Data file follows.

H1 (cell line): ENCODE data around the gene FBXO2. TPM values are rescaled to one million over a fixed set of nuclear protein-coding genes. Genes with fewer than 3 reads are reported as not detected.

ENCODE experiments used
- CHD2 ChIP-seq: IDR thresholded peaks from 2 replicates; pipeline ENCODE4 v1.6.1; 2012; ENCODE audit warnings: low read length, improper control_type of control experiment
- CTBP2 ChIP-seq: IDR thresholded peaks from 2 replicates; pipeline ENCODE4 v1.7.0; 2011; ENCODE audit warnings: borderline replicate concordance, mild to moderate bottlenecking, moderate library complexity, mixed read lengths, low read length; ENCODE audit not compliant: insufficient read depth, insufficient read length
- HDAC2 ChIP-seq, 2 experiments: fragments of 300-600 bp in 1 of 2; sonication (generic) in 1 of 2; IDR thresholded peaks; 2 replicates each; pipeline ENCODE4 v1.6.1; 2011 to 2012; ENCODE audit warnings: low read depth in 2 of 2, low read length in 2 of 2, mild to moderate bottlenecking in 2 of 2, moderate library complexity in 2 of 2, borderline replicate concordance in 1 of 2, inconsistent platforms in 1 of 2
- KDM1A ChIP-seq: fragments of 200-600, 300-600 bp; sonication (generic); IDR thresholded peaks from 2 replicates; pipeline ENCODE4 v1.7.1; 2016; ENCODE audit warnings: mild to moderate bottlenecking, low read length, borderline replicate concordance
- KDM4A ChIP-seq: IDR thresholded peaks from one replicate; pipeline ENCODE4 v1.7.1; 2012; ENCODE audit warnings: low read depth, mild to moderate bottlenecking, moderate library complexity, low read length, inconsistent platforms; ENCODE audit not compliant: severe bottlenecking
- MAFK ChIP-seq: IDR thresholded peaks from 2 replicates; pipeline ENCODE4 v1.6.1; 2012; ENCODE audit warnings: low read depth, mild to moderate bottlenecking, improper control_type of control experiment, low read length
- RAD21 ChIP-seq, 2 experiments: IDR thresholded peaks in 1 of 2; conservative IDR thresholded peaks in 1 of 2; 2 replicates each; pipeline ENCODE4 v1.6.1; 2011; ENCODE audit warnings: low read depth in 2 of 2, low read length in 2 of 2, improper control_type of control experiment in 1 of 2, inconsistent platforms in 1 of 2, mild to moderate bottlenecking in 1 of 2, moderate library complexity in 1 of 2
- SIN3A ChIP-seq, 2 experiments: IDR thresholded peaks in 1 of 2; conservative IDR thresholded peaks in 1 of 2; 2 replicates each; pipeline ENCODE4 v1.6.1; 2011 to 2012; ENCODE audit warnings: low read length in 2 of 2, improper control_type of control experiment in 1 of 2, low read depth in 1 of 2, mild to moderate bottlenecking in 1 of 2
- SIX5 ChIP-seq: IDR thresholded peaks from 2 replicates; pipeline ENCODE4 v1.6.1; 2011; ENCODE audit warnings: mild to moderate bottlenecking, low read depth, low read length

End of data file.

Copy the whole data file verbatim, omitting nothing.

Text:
H1 (cell line): ENCODE data around the gene FBXO2. TPM values are rescaled to one million over a fixed set of nuclear protein-coding genes. Genes with fewer than 3 reads are reported as not detected.

ENCODE experiments used
- CHD2 ChIP-seq: IDR thresholded peaks from 2 replicates; pipeline ENCODE4 v1.6.1; 2012; ENCODE audit warnings: low read length, improper control_type of control experiment
- CTBP2 ChIP-seq: IDR thresholded peaks from 2 replicates; pipeline ENCODE4 v1.7.0; 2011; ENCODE audit warnings: borderline replicate concordance, mild to moderate bottlenecking, moderate library complexity, mixed read lengths, low read length; ENCODE audit not compliant: insufficient read depth, insufficient read length
- HDAC2 ChIP-seq, 2 experiments: fragments of 300-600 bp in 1 of 2; sonication (generic) in 1 of 2; IDR thresholded peaks; 2 replicates each; pipeline ENCODE4 v1.6.1; 2011 to 2012; ENCODE audit warnings: low read depth in 2 of 2, low read length in 2 of 2, mild to moderate bottlenecking in 2 of 2, moderate library complexity in 2 of 2, borderline replicate concordance in 1 of 2, inconsistent platforms in 1 of 2
- KDM1A ChIP-seq: fragments of 200-600, 300-600 bp; sonication (generic); IDR thresholded peaks from 2 replicates; pipeline ENCODE4 v1.7.1; 2016; ENCODE audit warnings: mild to moderate bottlenecking, low read length, borderline replicate concordance
- KDM4A ChIP-seq: IDR thresholded peaks from one replicate; pipeline ENCODE4 v1.7.1; 2012; ENCODE audit warnings: low read depth, mild to moderate bottlenecking, moderate library complexity, low read length, inconsistent platforms; ENCODE audit not compliant: severe bottlenecking
- MAFK ChIP-seq: IDR thresholded peaks from 2 replicates; pipeline ENCODE4 v1.6.1; 2012; ENCODE audit warnings: low read depth, mild to moderate bottlenecking, improper control_type of control experiment, low read length
- RAD21 ChIP-seq, 2 experiments: IDR thresholded peaks in 1 of 2; conservative IDR thresholded peaks in 1 of 2; 2 replicates each; pipeline ENCODE4 v1.6.1; 2011; ENCODE audit warnings: low read depth in 2 of 2, low read length in 2 of 2, improper control_type of control experiment in 1 of 2, inconsistent platforms in 1 of 2, mild to moderate bottlenecking in 1 of 2, moderate library complexity in 1 of 2
- SIN3A ChIP-seq, 2 experiments: IDR thresholded peaks in 1 of 2; conservative IDR thresholded peaks in 1 of 2; 2 replicates each; pipeline ENCODE4 v1.6.1; 2011 to 2012; ENCODE audit warnings: low read length in 2 of 2, improper control_type of control experiment in 1 of 2, low read depth in 1 of 2, mild to moderate bottlenecking in 1 of 2
- SIX5 ChIP-seq: IDR thresholded peaks from 2 replicates; pipeline ENCODE4 v1.6.1; 2011; ENCODE audit warnings: mild to moderate bottlenecking, low read depth, low read length